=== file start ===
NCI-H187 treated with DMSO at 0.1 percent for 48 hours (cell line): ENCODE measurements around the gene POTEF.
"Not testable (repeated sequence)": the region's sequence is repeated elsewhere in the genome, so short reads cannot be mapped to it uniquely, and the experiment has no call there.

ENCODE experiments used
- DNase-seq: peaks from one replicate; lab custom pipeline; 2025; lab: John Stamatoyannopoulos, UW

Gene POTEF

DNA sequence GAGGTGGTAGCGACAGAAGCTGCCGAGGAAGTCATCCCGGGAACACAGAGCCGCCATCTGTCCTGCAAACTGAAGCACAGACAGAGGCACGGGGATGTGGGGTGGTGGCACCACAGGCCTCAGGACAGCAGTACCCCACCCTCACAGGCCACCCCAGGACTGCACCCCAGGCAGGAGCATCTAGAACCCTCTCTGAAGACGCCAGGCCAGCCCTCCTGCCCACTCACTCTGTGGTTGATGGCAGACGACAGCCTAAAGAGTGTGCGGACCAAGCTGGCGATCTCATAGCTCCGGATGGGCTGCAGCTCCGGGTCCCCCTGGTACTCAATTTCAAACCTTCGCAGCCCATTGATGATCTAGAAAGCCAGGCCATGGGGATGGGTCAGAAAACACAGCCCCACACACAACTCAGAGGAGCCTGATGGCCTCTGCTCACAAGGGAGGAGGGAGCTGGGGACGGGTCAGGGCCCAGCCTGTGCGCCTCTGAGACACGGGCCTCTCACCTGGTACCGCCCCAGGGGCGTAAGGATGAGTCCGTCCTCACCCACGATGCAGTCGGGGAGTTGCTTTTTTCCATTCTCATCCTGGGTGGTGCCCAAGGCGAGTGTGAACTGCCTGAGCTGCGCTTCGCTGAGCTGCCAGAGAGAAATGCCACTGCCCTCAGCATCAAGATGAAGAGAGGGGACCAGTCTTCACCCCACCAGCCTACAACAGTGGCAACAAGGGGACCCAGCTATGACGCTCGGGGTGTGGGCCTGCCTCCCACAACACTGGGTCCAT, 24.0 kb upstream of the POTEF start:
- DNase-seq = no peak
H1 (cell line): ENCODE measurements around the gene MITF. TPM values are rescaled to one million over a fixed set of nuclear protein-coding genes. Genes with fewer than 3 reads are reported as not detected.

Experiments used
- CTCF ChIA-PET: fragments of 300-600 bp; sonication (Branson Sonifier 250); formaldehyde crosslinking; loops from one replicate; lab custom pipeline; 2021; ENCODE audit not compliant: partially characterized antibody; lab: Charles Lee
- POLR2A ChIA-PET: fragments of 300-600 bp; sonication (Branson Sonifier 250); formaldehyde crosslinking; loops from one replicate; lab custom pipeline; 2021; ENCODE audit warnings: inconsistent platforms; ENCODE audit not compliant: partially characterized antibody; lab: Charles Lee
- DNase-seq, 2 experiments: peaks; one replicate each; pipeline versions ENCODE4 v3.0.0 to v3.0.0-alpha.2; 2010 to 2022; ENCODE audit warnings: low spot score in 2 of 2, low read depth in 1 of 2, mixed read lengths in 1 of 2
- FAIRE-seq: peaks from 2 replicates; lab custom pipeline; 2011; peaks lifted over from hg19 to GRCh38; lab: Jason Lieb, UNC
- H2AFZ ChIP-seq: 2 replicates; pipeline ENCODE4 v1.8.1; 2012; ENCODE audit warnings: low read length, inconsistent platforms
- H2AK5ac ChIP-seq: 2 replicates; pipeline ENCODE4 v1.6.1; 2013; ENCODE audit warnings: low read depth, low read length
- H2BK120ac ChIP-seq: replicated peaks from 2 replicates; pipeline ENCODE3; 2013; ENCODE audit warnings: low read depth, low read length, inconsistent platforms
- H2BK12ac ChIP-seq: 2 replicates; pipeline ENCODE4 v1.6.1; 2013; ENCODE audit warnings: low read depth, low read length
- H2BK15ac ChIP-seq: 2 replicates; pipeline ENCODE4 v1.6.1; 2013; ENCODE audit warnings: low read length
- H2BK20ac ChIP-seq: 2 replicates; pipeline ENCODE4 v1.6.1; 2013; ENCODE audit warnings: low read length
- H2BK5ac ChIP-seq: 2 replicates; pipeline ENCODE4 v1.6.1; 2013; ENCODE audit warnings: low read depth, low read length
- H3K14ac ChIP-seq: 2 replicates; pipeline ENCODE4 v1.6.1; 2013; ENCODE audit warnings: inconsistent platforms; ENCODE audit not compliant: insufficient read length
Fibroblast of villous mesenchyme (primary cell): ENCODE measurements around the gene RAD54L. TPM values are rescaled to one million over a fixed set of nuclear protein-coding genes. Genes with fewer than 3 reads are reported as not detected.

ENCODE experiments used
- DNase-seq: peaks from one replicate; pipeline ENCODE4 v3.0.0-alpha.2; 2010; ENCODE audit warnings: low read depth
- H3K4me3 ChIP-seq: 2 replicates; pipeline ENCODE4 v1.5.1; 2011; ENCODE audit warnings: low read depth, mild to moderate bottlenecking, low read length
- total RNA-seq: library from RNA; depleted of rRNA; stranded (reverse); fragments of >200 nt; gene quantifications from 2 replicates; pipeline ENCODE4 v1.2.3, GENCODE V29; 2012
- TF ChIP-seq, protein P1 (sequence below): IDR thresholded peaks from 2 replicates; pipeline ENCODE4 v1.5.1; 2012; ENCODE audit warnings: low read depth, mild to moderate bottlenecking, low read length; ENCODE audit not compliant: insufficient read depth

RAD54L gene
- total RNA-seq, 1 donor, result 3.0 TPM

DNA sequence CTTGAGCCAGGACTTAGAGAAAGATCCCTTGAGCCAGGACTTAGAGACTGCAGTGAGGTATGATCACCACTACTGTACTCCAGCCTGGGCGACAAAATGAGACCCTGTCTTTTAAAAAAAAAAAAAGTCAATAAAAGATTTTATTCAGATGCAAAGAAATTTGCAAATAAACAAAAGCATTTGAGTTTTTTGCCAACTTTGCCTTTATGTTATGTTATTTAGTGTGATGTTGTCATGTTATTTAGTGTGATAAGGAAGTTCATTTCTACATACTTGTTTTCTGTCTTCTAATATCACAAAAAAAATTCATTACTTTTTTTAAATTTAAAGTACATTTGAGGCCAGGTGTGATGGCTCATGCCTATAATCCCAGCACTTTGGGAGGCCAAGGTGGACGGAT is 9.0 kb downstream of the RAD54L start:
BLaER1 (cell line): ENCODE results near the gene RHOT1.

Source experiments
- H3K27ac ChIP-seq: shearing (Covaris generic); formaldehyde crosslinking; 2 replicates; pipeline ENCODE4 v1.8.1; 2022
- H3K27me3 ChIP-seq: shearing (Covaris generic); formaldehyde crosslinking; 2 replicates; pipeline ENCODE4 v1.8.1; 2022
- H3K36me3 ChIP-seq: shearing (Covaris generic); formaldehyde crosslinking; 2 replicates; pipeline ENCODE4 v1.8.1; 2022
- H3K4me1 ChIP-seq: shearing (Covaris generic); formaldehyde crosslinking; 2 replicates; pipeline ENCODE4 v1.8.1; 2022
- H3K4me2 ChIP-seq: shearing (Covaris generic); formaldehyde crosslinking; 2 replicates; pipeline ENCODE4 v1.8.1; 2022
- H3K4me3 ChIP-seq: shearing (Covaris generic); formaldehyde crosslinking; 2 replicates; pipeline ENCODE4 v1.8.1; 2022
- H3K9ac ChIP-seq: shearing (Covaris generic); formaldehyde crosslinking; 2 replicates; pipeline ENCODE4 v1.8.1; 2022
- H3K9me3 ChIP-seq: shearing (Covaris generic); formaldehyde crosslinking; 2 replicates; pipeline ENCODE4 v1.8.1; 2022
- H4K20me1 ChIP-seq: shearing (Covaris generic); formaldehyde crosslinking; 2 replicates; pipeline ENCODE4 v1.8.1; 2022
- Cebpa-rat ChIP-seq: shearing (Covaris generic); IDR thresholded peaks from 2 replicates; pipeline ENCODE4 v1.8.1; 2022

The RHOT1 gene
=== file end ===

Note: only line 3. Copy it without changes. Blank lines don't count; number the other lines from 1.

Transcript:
ENCODE experiments used